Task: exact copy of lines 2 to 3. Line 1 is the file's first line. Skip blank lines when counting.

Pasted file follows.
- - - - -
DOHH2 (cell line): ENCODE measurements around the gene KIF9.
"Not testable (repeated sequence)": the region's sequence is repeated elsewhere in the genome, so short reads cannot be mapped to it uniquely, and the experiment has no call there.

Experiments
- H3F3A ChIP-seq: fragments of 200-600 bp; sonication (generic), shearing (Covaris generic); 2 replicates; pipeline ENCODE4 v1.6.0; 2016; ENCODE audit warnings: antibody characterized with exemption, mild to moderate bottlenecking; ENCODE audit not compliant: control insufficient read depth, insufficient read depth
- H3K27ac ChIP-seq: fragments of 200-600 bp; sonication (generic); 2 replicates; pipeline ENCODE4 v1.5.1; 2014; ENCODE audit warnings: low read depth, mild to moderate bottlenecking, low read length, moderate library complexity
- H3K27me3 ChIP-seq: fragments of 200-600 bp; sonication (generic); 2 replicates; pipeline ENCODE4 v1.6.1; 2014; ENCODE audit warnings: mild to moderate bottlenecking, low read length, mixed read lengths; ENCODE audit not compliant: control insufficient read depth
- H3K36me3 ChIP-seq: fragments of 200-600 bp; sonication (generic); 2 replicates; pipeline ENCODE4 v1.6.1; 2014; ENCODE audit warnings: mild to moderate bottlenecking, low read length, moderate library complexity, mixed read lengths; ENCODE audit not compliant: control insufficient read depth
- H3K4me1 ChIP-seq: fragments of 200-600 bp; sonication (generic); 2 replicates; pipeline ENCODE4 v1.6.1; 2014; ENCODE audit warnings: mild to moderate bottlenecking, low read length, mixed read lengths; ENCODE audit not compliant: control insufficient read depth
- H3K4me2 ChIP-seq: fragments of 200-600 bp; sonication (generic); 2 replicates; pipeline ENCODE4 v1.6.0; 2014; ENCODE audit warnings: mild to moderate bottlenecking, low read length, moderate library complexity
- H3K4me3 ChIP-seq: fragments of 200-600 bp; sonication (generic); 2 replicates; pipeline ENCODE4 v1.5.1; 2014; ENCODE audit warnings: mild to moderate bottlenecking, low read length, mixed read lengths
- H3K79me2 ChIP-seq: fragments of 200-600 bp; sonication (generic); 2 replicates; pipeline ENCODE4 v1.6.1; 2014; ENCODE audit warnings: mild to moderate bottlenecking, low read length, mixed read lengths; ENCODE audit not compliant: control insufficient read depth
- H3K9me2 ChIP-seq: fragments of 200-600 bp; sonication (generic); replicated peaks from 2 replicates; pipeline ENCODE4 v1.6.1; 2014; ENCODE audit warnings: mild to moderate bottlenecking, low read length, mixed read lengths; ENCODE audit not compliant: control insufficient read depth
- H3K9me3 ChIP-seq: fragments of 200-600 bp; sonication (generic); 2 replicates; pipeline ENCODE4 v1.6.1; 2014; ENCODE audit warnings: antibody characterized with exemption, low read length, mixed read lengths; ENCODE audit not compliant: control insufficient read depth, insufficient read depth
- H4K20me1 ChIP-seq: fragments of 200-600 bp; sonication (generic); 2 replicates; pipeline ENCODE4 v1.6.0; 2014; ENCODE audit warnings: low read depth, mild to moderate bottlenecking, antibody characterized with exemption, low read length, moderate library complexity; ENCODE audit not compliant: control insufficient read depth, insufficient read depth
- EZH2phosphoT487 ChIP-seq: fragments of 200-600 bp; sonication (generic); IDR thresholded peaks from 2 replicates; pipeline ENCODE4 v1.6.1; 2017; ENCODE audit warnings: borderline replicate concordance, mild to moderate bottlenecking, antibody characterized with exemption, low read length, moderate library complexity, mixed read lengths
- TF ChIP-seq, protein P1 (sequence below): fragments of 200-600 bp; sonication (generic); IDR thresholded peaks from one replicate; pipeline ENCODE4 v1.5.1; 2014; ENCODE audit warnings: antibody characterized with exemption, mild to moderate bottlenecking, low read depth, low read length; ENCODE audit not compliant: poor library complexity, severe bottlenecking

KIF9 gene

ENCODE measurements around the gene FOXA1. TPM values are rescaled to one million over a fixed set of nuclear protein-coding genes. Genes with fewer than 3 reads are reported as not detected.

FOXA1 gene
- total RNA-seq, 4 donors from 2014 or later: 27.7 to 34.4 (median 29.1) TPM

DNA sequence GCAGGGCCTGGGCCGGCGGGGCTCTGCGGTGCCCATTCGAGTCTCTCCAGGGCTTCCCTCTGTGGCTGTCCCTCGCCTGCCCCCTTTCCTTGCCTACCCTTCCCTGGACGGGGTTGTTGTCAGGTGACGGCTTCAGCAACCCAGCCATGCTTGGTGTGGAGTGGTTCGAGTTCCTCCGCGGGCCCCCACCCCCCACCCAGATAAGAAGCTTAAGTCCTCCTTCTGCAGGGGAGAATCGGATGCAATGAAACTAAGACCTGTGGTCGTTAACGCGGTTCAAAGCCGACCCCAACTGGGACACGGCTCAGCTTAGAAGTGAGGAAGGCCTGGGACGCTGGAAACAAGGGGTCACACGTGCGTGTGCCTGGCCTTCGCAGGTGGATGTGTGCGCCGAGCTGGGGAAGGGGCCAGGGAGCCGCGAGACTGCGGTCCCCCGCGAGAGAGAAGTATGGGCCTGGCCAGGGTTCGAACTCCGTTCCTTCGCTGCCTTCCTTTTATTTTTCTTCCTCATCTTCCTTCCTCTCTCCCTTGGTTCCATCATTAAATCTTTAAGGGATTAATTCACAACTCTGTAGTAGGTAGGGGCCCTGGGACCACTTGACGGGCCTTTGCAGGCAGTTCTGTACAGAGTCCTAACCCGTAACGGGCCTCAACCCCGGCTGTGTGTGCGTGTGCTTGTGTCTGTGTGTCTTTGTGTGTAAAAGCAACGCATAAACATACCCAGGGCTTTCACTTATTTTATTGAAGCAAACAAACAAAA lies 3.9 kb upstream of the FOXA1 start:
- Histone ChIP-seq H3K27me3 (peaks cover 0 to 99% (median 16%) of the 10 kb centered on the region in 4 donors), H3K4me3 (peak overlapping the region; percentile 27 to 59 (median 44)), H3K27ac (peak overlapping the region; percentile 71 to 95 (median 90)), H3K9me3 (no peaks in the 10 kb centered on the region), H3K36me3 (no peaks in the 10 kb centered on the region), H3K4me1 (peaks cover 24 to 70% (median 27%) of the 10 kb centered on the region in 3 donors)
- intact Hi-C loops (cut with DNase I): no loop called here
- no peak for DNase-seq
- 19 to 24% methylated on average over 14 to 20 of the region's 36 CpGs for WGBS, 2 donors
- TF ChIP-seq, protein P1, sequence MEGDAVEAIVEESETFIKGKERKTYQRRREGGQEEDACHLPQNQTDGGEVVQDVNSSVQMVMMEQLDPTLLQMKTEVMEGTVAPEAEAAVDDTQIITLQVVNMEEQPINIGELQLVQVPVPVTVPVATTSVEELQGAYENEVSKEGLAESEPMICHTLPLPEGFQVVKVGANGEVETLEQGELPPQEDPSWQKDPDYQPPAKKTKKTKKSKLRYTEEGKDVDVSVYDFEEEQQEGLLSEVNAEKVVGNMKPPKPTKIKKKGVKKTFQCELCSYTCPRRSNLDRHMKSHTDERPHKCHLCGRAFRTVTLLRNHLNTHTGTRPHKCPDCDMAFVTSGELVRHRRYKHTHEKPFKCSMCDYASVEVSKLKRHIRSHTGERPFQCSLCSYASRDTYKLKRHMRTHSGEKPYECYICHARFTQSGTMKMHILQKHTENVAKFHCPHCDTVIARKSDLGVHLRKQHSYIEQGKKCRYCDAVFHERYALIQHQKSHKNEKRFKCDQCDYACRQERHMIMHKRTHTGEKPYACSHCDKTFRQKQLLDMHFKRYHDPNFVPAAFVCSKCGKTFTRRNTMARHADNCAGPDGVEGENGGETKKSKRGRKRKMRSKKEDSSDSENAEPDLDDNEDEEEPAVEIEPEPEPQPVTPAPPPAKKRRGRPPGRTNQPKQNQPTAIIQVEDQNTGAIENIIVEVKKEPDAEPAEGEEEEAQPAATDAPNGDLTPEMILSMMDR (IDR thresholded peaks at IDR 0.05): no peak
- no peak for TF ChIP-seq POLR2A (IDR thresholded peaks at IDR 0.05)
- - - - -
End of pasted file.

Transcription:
"Not testable (repeated sequence)": the region's sequence is repeated elsewhere in the genome, so short reads cannot be mapped to it uniquely, and the experiment has no call there.

Experiments